Turkcell's credit rating slashed as financial crisis continues

Turkcell, the biggest mobile phone operator in Turkey, has had its credit rating reduced as the country's economic crisis continues to put a squeeze on the comms industry

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By  Alex Marklew Published  April 20, 2001

As if the ongoing problems with the sale of its PTT weren’t enough, the Turkish communications sector has received another blow after Turkcell’s financing vehicle Cellco Finance NV had its credit rating slashed by investors.

Moody’s Investors Service lowered Cellco’s senior unsecured debt ratings to B2, and placed them under review for a further possible downgrade.

A spokesman for the investor gave four main reasons for the current problems at Turkcell: a deterioration in both liquid assets and operating profile; a limited capacity to service maturing debt obligations and the need to secure long-term financing; increasing competition in the country’s mobile market from Turk Telekom and Isbank/TIM; and finally the perilous state of Turkey’s national economy.

According to Moody’s, the secondary review will focus “principally on mobile operator Turkcell’s ability to resolve short-term liquidity issues (including the successful re-negotiation of the terms of the syndicated facilities) and to extend its funding horizon beyond 2001.”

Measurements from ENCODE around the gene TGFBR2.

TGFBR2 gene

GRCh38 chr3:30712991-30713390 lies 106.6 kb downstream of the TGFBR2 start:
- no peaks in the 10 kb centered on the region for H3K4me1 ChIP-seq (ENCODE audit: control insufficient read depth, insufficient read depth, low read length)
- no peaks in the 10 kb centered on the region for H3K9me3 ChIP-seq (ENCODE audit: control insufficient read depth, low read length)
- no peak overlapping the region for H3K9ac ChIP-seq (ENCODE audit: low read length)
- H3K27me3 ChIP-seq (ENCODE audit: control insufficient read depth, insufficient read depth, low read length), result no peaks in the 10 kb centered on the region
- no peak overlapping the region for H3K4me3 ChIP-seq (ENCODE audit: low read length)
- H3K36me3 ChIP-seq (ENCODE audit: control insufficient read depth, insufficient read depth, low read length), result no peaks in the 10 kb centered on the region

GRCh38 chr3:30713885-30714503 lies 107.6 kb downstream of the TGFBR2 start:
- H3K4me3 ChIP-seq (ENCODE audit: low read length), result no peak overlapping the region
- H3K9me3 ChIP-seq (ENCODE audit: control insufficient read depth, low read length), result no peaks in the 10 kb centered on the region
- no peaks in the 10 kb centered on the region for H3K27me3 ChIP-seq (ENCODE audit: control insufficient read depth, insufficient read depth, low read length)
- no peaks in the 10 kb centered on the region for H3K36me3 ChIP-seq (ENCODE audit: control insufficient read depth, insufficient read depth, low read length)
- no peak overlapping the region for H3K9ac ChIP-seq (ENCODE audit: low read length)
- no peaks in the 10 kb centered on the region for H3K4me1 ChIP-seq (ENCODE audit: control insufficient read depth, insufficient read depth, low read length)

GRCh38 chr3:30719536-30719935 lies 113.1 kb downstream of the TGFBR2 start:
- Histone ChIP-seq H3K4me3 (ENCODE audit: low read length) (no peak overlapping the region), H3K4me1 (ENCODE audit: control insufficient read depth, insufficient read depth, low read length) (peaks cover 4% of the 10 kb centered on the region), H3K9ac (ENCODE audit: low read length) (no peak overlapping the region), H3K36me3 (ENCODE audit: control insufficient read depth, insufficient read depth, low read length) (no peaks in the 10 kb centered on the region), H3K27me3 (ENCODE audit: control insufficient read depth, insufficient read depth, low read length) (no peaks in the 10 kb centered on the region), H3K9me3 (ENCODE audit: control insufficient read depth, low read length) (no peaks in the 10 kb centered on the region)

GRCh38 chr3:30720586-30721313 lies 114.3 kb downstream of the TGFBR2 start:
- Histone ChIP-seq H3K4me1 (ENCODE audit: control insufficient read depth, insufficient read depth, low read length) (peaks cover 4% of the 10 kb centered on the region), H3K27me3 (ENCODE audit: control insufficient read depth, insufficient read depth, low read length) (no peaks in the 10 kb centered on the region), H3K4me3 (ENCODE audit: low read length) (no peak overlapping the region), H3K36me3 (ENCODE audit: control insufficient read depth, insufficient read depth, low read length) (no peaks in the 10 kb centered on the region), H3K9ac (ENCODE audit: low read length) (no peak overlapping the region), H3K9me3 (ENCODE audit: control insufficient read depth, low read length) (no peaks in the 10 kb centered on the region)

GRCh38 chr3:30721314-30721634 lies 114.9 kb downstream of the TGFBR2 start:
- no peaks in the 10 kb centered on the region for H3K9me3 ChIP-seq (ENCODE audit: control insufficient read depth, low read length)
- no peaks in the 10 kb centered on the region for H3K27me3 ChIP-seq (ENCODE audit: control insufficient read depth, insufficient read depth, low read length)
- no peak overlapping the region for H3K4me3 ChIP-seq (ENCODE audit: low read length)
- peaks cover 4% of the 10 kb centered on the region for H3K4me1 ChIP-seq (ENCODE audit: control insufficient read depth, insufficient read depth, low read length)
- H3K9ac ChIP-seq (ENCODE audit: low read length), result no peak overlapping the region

The study will also look at the cash flow impact of a forthcoming regulatory review, as well as the overall economic situation in Turkey.

Although Turkcell’s subscriber base is continuing to grow (a healthy 16% in the final quarter of last year), the company has suffered from the huge popularity of prepay systems.

With a limited number of contract subscribers, Turkcell has a very small guaranteed income, which is an obvious deterrent for possible investors.

Moody’s has reported that the mobile operator has a “limited funding horizon” at present.

Turkcell is reported to have “significant” debts to repay this year, including approximately US$392 million in principal amortizations and interest on its two bank loans, together worth $2.1 billion.

Last year the company had total revenues of $2.2 billion, and assets in the region of $3.9 billion.

Moody’s believes that Turkcell will need to undertake some serious renegotiation of terms with its banks, as well as securing “immeadiate financing” from other sources in order to carry on operating as it is now.

The other solution is to scale back operating and capital spend in the short term.

In order to renegotiate the existing terms, all of Turkcell’s investors must agree in order to avoid setting off cross-default clauses in the debt repayment structures.

Competitors of the beleagured company will be rubbing their hands at the news of financial cutbacks. Turkcell currently controls 70% of the GSM market, with around 10 million subscribers. Turk Telkom and the Isbank/TIM consortium will both be watching developments with interest.

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